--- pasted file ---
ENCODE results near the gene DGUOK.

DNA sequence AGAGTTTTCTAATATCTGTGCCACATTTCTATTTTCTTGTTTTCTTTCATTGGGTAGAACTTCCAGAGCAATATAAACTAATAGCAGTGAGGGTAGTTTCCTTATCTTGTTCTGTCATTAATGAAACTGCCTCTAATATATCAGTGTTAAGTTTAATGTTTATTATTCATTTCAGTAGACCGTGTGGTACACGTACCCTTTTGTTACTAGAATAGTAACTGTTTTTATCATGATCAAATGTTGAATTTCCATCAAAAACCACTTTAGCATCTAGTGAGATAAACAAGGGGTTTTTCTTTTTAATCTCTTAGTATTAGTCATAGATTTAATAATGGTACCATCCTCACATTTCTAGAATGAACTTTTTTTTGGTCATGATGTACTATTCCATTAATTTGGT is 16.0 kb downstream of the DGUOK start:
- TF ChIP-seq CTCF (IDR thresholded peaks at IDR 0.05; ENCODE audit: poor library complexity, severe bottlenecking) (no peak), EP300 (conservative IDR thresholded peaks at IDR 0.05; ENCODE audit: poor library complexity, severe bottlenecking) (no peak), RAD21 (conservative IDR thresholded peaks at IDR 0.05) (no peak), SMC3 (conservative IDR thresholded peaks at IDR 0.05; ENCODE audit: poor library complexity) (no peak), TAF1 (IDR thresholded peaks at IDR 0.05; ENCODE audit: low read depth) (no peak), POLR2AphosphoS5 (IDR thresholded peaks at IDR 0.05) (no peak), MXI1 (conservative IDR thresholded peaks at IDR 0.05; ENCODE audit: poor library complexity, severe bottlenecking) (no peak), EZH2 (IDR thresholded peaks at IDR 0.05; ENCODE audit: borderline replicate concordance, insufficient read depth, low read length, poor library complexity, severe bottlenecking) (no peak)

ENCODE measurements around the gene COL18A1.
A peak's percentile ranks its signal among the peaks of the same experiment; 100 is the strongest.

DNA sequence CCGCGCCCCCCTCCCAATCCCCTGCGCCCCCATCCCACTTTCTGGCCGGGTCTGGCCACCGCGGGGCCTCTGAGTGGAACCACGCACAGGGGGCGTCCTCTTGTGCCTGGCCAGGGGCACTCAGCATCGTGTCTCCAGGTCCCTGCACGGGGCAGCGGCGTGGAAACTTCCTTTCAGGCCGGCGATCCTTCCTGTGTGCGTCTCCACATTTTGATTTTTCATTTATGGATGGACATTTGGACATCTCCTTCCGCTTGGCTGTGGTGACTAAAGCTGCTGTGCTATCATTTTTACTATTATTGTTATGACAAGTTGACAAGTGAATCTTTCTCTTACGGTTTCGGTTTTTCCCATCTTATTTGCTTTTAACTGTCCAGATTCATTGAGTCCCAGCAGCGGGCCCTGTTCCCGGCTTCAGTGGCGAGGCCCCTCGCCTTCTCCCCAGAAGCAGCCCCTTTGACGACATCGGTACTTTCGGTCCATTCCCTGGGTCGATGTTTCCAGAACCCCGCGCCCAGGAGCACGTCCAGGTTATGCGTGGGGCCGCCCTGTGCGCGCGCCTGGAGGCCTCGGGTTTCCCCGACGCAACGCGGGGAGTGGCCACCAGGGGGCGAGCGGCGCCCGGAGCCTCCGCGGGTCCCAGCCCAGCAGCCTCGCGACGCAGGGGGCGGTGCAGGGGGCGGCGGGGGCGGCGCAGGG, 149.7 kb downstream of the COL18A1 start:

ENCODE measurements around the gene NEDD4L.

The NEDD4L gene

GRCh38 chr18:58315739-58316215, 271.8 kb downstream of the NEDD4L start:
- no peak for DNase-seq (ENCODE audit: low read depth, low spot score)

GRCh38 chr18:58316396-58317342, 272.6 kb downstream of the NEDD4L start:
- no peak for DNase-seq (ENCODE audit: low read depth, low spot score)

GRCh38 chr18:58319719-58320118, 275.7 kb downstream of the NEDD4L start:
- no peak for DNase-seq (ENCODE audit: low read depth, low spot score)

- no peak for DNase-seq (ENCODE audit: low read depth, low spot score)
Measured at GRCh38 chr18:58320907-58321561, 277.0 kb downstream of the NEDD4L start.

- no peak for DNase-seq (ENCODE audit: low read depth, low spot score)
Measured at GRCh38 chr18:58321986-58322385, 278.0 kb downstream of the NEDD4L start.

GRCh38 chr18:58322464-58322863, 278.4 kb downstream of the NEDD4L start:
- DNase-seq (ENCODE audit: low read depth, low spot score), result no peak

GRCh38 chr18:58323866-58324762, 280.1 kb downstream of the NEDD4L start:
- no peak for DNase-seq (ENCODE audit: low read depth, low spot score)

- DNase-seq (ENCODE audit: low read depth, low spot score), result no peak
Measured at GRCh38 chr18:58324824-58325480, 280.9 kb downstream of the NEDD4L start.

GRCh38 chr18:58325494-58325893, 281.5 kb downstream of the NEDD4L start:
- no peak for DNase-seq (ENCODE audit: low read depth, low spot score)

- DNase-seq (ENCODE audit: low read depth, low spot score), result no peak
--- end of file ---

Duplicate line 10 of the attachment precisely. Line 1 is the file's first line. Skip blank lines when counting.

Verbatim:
- no peak for DNase-seq (ENCODE audit: low read depth, low spot score)